Furthermore, to build fluency and more importantly, to develop an appreciation of a text, students must become immersed in the story world of that text. In their book, Reading Unbound, Jeff Wilhelm and Michael Smith make a similar point. Immersive play, they argue, is one of the first components necessary for students to develop a sense of pleasure from their reading experiences. Immersion is interrupted—or prevented entirely—when we adhere to reading schedules and study guide questions. When this happens, Sacks reminds us, we are in danger of “overteaching,” something Kelly Gallagher, in his book Readicide, has identified as one way teachers can kill students’ love of reading.
In the long-term, this approach also removes students’ sense of agency from their own reading lives. When students answer study guides questions that we designed or fill out worksheets and handouts that we’ve created, we send the message that meaning is not just found in the text, but that it is constructed by the teacher.
This book was not easy for me to read. I have always prided myself on being a student-centered teacher. I try to make each text we study relevant to students’ lives. Over the last few years, I’ve integrated a more authentic writing workshop model and increased students’ choice and access to books for independent reading through regular booktalks and a classroom library. I like to think that I have positive relationships with my students and that they walk out of my classroom having learned a few things. I don’t think there’s anyone, colleagues or students, who would call me an authoritarian teacher. I don’t think of myself as the sage on the stage. But as I continued to read, I started to have my doubts.
Whenever I begin a novel, I often think about how there is so much to teach. I want so much for students to understand A, B, and C, but then there is also D, E, and F. And so in my efforts to help students learn everything I think they need to know, I end up controlling—sometimes tightly—the entire process. I decide how much students will read. I decide what we discuss each day in class. I decide how students will respond. I may be the teacher, but one of the most important parts of teaching is what Nancie Atwell calls handover. Everything I do should be in the service of making students independent.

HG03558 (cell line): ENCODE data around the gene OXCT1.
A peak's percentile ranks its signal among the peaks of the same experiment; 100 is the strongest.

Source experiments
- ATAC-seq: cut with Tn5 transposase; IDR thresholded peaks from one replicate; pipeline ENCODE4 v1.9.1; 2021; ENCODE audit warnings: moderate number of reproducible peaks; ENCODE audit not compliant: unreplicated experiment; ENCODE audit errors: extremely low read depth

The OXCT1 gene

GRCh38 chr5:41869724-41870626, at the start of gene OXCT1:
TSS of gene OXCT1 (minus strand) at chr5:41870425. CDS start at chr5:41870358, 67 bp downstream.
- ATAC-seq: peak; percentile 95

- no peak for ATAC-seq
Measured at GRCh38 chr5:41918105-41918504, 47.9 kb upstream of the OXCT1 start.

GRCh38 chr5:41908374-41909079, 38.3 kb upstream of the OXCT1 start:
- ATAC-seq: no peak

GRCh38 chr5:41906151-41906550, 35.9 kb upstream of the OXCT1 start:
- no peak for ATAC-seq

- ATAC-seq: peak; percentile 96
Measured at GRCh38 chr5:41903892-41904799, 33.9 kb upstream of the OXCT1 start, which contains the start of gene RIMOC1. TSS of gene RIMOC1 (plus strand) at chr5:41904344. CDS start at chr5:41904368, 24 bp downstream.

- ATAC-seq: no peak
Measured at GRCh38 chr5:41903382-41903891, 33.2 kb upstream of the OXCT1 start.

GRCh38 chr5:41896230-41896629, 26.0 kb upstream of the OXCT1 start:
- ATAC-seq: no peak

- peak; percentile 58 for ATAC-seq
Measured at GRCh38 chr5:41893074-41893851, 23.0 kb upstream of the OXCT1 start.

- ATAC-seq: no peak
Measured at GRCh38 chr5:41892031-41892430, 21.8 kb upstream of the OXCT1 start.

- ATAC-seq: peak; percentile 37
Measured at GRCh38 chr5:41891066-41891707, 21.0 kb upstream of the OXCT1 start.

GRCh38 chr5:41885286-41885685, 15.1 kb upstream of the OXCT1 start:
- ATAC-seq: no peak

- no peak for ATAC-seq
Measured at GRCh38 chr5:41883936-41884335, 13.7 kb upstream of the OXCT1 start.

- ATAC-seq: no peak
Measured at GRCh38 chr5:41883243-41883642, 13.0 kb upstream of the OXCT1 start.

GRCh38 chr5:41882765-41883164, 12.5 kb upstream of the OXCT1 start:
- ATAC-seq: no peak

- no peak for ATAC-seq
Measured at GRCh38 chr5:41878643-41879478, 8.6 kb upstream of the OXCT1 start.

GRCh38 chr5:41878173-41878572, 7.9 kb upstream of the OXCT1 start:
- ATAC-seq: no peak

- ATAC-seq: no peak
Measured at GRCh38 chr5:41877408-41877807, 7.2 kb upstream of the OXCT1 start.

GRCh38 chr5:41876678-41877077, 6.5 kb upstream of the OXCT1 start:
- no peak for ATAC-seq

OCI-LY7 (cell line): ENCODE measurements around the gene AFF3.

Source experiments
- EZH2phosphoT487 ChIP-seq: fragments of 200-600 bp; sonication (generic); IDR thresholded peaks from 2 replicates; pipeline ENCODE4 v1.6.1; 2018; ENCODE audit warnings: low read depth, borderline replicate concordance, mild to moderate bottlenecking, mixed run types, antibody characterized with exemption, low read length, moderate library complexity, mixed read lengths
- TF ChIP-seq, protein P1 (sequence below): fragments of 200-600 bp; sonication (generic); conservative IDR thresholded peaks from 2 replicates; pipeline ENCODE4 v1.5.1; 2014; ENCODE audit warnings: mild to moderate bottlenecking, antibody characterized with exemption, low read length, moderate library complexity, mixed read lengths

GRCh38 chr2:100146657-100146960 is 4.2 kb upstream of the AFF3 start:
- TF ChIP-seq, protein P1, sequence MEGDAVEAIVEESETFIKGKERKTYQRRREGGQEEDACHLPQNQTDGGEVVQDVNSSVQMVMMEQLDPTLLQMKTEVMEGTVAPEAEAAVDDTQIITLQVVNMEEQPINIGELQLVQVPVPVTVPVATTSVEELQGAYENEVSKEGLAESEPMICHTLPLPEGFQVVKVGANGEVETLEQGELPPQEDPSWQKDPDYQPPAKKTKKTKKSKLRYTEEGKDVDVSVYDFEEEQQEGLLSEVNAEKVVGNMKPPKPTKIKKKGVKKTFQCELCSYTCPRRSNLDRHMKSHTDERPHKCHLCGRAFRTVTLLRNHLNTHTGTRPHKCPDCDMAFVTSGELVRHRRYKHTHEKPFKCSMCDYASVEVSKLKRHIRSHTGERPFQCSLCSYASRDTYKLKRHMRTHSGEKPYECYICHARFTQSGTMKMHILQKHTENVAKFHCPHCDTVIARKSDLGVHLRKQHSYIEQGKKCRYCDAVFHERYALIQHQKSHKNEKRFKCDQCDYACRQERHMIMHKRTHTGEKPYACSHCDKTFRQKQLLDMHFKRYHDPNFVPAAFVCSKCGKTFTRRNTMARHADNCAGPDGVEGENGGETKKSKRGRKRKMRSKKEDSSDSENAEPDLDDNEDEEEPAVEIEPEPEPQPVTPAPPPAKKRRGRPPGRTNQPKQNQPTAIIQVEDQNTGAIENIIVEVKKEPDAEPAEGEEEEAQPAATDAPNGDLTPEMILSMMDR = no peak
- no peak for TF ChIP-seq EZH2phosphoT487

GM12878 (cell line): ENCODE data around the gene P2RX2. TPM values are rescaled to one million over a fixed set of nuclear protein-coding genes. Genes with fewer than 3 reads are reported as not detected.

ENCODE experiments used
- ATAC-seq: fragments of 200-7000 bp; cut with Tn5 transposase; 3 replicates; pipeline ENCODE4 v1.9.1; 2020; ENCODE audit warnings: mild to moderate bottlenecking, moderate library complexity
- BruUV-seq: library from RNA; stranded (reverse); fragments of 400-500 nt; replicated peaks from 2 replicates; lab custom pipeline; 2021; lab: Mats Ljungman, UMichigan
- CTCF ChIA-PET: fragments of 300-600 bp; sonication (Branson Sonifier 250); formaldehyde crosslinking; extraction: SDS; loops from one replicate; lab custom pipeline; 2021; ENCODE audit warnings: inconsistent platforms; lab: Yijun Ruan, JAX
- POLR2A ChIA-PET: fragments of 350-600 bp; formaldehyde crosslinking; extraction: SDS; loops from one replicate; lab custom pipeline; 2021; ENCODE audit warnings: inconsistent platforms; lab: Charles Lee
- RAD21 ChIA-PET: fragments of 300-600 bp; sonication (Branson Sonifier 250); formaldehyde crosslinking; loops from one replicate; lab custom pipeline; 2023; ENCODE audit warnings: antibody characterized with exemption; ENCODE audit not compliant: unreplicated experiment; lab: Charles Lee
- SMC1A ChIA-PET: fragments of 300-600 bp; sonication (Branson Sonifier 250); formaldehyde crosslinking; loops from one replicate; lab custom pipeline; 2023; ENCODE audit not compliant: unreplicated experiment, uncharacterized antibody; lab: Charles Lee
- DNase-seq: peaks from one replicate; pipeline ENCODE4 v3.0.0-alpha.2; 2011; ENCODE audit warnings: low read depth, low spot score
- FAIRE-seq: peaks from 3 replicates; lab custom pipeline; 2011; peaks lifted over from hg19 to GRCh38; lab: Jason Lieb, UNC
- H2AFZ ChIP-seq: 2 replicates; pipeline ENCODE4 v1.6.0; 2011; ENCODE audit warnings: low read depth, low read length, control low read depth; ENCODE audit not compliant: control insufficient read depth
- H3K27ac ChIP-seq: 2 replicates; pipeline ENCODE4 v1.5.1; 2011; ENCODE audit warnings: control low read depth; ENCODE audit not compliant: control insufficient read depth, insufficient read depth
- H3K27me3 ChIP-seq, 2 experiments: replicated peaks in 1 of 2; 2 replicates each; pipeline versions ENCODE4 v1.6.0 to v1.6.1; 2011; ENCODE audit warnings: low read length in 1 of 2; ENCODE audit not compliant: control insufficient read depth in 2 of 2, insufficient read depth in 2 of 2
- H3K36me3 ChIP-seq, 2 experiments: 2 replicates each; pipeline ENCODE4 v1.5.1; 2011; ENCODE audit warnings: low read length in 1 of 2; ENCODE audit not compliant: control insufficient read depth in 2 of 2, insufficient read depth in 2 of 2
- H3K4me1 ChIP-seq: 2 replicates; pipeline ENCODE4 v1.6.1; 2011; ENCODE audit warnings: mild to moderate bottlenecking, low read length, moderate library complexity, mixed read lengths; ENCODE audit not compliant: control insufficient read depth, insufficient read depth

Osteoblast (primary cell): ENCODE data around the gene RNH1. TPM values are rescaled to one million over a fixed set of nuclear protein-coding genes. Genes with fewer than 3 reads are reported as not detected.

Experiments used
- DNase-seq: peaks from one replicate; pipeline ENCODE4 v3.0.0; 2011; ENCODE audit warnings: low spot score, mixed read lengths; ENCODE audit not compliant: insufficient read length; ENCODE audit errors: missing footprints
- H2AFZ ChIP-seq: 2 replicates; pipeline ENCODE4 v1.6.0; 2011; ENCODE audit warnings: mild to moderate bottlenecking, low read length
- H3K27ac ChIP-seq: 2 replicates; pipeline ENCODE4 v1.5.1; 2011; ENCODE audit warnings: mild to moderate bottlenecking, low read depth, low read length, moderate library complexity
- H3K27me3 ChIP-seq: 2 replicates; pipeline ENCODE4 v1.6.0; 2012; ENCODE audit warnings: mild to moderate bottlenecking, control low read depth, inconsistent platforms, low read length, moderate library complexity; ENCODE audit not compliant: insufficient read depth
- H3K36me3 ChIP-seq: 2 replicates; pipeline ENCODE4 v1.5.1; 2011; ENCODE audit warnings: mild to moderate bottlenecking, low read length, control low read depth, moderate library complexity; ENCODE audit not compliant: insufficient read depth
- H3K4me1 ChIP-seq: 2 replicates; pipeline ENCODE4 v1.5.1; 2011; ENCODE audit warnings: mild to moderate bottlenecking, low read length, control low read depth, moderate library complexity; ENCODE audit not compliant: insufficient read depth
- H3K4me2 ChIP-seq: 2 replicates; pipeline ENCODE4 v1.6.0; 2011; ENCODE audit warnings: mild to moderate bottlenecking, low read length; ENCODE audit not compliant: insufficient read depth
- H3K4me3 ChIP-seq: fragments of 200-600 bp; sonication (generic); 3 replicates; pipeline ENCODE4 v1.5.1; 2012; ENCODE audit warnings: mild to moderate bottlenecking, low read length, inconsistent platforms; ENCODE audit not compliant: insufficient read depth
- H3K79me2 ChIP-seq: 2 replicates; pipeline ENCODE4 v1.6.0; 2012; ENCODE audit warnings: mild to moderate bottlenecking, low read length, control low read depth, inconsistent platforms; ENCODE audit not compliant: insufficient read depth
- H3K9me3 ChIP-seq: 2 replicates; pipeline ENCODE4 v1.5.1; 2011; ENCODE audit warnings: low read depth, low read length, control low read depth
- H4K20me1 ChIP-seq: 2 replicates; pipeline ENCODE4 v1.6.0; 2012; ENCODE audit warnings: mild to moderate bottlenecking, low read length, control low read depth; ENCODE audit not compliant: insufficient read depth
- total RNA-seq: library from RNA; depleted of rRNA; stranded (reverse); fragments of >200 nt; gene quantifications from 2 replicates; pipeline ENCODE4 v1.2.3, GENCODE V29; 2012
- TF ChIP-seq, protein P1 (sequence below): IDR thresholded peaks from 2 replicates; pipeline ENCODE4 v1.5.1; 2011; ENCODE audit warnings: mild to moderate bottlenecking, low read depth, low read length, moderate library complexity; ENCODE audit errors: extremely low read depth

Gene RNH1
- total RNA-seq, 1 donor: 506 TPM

I am guilty of doing too much for my students. And in doing too much, I may make them more dependent on me to direct their thinking. In the whole novels approach, learning experiences are borne out of the individual needs of the students rather than assigned by the teacher. What if I handed back to students the power to read at a pace that feels more natural to them? What if I allowed students to choose the topic and direction of class discussion? What if I gave students more opportunities to discover the text on their own, in the way the text was meant to be enjoyed?
What if I just got out of their way?
The complete title of Sack’s book is Whole Novels for the Whole Class: A Student-Centered Approach. That subtitle is significant. As I learned more about how she encourages students’ personal note-taking strategies during reading and about her role as facilitator during her discussion protocols, I realized that what she was doing put students at the center—and in charge—of their own learning in a way I hadn’t done, at least not to the same extent. I was happy to see that most, if not all, of the mini-projects she uses with her students are things that I’d already been doing for years. That said, there is a subtle but important difference— initiation. Who is initiating the learning? Me or my students?
Needless to say, her book has me thinking. I have more thoughts on this approach, including how I can effectively transition to it and to what extent I should. And I also have doubts and questions, as I think any teacher should before trying anything new.
It’s a lot to take in, especially after reading the book in a two-day sprint. So for now, I’ll let the ideas sit for a bit and then come back to it. I have a feeling I’ll be writing more…